Update From The Bishop

Update from the Bishop

Monthly Update from Bishop Gerald Mansholt

[Joseph] went to Pilate and asked for the body of Jesus.  Then he took it down, wrapped it in linen cloth, and laid it in a rock-hewn tomb where no one had ever been laid.   Luke 23:52-53

The men said to [the women], “why do you look for the living among the dead.  He is not here, but has risen.”  Luke 24:5

Easter is about living beyond the grave.

We are entering Holy Week where Christians around the world will remember those events that are central to the faith.  We will join the crowds in shouting hosannas to the Son of David, break bread with the Servant of all, enter into sorrow while the Christ of all hangs dying, wait in silence as he lay in the tomb, and then burst forth in songs of alleluia at the Easter Vigil and again on the Day of Resurrection.

Without the resurrection there is no Christian faith and hope.  Without the resurrection there is no Christianity.  Paul put all his eggs into one Easter basket and said it this way:  If Christ is not raised, then our faith is in vain (Corinthians 15:14).

We who are part of the Church are here because we have been stunned by the news of Easter.  We received new life as we were incorporated into Christ in the waters of baptism.  But somewhere in this journey the Spirit of the Risen Christ also profoundly and personally touched our hearts and souls.  So we gather regularly in our congregations to worship and pray, to study the Bible, and give of ourselves in works of charity and service and advocacy on behalf of others.  We do this because Christ is risen.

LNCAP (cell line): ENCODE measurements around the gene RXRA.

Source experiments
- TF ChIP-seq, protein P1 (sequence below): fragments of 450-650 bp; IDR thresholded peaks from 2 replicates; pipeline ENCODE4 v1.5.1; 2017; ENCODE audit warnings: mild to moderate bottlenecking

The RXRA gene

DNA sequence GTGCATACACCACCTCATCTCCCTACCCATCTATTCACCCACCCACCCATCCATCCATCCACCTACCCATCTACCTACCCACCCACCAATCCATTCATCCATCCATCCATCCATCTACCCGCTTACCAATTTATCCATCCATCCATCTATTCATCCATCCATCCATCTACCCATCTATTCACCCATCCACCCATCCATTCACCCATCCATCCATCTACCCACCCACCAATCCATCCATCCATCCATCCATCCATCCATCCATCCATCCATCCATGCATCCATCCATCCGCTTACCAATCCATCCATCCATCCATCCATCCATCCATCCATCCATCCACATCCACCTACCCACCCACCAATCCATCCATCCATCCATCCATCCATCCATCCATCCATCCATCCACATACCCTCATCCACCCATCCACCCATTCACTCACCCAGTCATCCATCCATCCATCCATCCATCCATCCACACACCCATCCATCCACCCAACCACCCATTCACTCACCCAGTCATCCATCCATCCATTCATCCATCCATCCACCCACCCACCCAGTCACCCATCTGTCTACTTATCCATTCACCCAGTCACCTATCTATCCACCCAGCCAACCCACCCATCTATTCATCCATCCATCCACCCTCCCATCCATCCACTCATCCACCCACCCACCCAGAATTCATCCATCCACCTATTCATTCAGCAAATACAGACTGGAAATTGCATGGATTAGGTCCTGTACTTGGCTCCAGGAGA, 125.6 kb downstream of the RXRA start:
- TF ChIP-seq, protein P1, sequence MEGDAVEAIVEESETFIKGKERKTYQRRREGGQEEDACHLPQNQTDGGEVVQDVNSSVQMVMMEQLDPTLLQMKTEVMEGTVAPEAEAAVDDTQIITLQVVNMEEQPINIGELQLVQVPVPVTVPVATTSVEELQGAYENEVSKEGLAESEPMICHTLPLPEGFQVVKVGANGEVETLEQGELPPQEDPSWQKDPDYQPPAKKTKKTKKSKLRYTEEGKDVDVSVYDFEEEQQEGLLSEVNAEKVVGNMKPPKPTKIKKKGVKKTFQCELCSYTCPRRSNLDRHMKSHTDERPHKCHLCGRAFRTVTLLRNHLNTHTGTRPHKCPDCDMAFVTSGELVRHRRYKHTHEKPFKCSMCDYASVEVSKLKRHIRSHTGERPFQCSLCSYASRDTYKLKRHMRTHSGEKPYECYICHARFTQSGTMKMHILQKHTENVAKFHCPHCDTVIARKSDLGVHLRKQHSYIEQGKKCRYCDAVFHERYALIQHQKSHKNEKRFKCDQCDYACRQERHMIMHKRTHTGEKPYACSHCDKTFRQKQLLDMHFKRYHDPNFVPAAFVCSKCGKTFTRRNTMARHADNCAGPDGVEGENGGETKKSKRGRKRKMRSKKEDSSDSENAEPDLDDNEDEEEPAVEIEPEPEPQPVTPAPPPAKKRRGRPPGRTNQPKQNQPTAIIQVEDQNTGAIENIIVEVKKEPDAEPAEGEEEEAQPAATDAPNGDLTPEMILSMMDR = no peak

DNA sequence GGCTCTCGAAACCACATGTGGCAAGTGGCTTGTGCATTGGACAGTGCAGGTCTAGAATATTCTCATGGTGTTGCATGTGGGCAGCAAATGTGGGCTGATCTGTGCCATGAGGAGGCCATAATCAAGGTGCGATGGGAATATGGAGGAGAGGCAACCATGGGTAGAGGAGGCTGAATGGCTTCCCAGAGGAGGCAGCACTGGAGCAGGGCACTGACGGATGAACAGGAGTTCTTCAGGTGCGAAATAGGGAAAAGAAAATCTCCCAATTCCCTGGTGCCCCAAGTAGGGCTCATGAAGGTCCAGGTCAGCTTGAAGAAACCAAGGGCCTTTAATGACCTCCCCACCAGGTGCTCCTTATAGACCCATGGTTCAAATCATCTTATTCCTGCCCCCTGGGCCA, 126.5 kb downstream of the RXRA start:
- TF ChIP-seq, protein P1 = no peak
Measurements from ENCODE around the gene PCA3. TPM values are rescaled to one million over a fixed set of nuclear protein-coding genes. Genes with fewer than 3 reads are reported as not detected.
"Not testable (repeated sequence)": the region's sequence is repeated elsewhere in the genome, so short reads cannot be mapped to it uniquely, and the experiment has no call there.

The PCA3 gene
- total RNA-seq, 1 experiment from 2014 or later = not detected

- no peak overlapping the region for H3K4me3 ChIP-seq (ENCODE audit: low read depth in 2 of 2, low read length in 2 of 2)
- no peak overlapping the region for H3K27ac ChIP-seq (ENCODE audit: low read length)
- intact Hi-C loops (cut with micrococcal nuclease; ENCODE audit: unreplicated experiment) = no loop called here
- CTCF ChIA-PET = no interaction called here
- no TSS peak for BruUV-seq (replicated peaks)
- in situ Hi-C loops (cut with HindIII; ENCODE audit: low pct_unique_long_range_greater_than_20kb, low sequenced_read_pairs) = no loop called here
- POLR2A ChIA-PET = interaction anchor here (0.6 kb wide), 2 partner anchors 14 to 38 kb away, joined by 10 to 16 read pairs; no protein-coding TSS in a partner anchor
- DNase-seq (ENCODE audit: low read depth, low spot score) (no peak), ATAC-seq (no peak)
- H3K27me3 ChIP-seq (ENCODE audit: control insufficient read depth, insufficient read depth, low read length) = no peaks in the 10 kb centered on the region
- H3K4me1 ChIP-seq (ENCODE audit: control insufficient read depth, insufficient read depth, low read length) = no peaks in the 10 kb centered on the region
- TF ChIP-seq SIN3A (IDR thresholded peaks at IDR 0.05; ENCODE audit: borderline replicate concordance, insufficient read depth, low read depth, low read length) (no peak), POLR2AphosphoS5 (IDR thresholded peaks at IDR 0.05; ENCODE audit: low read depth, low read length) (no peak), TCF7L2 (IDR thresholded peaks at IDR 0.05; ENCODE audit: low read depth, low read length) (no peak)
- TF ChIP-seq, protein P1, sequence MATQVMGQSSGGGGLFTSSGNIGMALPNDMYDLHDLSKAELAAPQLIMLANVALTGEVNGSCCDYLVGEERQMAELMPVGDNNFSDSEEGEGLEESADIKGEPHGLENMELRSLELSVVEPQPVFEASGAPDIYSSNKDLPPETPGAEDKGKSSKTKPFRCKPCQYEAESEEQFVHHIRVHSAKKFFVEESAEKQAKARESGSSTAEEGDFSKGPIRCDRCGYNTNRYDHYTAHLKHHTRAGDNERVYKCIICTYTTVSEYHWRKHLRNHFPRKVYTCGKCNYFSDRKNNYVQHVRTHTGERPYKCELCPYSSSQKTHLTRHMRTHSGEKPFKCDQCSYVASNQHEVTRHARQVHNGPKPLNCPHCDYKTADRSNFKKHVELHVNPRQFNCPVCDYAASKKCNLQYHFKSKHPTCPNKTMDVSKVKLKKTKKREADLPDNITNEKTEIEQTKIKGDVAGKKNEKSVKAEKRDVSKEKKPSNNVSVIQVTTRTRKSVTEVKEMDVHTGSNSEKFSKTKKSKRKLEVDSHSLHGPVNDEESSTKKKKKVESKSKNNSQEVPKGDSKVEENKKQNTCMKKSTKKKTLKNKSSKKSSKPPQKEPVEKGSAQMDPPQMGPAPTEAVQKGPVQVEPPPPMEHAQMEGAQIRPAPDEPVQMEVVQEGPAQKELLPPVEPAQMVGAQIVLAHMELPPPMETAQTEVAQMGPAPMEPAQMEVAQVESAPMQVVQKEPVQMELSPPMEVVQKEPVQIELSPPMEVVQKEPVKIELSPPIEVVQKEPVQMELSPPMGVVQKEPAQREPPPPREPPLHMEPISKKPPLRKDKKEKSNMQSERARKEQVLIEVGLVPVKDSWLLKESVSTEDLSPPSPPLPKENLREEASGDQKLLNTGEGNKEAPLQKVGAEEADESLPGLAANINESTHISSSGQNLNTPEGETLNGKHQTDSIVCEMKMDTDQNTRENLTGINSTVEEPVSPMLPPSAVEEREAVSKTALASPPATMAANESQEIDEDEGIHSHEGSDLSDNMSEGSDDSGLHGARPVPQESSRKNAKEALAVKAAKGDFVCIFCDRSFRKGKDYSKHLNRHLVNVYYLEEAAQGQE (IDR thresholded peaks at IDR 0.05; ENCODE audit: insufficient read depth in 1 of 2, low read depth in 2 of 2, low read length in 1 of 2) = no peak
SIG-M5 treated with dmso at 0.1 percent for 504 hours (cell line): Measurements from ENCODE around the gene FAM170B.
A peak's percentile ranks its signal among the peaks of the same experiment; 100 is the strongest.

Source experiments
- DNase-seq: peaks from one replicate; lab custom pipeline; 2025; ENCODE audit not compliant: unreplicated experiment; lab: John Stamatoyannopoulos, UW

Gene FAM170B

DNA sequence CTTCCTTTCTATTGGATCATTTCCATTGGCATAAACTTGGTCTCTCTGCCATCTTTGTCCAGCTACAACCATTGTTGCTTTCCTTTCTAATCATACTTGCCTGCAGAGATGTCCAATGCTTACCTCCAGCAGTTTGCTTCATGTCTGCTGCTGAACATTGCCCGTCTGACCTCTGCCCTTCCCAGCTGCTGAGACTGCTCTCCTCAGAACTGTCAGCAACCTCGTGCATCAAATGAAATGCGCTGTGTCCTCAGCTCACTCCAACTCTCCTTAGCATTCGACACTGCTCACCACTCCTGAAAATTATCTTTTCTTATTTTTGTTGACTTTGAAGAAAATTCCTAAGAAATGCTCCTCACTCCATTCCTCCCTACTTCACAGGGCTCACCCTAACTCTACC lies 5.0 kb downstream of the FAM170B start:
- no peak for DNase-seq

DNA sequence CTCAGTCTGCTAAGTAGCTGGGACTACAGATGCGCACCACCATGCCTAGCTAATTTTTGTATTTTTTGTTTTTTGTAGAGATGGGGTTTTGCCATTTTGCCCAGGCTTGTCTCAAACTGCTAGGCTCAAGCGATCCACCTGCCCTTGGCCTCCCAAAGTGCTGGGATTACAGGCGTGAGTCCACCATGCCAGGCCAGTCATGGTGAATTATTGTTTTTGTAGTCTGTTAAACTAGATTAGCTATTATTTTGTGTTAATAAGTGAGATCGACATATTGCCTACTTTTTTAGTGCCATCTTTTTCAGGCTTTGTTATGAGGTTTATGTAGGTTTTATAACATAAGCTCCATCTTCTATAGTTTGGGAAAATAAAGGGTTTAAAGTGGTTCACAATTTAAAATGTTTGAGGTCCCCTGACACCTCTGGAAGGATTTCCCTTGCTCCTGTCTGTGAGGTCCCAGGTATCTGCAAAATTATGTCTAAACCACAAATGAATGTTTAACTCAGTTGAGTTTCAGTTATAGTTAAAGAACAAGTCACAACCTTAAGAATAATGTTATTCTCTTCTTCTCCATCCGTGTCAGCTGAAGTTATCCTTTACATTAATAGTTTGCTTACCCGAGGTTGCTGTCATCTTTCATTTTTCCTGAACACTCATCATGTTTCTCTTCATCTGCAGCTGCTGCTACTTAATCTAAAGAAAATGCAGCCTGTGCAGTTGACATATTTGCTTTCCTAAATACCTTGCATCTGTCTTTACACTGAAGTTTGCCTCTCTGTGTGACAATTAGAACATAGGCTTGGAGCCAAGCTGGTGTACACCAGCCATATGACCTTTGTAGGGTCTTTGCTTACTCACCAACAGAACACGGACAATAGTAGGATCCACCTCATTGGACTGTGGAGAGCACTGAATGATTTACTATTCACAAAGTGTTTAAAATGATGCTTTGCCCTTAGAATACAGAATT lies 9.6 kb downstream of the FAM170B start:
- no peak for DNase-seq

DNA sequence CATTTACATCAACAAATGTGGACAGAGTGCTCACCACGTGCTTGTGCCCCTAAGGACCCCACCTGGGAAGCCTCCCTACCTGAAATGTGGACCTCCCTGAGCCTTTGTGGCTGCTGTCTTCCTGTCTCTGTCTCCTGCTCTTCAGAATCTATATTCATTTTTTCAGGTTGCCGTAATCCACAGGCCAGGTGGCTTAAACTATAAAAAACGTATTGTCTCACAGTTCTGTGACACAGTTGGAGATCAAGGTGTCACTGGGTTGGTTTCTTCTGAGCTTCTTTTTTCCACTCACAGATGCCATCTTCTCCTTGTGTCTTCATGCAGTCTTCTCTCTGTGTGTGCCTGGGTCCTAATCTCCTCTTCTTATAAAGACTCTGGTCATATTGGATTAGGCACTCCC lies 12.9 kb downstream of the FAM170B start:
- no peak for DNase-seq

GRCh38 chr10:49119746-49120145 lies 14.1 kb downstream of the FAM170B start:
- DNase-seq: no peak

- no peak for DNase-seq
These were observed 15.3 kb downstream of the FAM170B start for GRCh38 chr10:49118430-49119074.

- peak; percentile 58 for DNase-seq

Sadly, after two millennia the world looks more like Good Friday than Easter Sunday.  Global hunger and extreme poverty is on the increase.  Sixty million people are displaced from their homelands because of political turmoil, persecution, famine and climate change.  In this country hate crimes are on the rise. We are a divided people politically and the people we elect seem to have neither the capacity nor the courage to lead us to a better day.  Among us cancer rears its ugly head and personal lives are upheaved.  We ourselves confess that we have failed to fear and trust in God above everything else and we have not loved our neighbors as we ought.

Easter in a Good Friday world calls us to believe that all the tenderness and strength we saw scourged and stretched out on the cross lives again.   It calls us to trust the goodness and hope of Christ is alive and with us now.  The Risen Christ is with us here and now not just as a memory handed down but as the undying presence of Love Incarnate.  Paul put it this way “It is no longer I who live, but Christ who lives in me (Galatians 2:20).”

I think it was William Sloane Coffin who once said in a sermon Christ was raised to put love in our hearts, decent thoughts in our heads, and more iron in our spine.  That sounds like the work of the Holy Spirit to me, calling us to claim the new life Christ has given us, to rejoice in the forgiveness of sins and the promise of life eternal, and to witness and serve here and now.  Christ is risen so we might live as people of hope.

Where in this world do people talk about living beyond the grave of death except in the Church?  People talk about death as tragedy when a terrible accident occurs.  People talk about death fatalistically as nothing is as certain as death and taxes.  Most people avoid conversations about death.  We live in a death-denying culture.

Easter does not deny nor avoid the reality of death.  But Easter is about living beyond the grave.  Because Christ loved the world all the way to his death on the cross, we live with Easter hope and peace.  We need not fear the grave.  Our sins are forgiven.  We are reconciled with God and one another.  We have a Savior and Lord.  God promises us salvation and life eternal.

Christ is risen!  Christ is risen indeed!  Alleluia!

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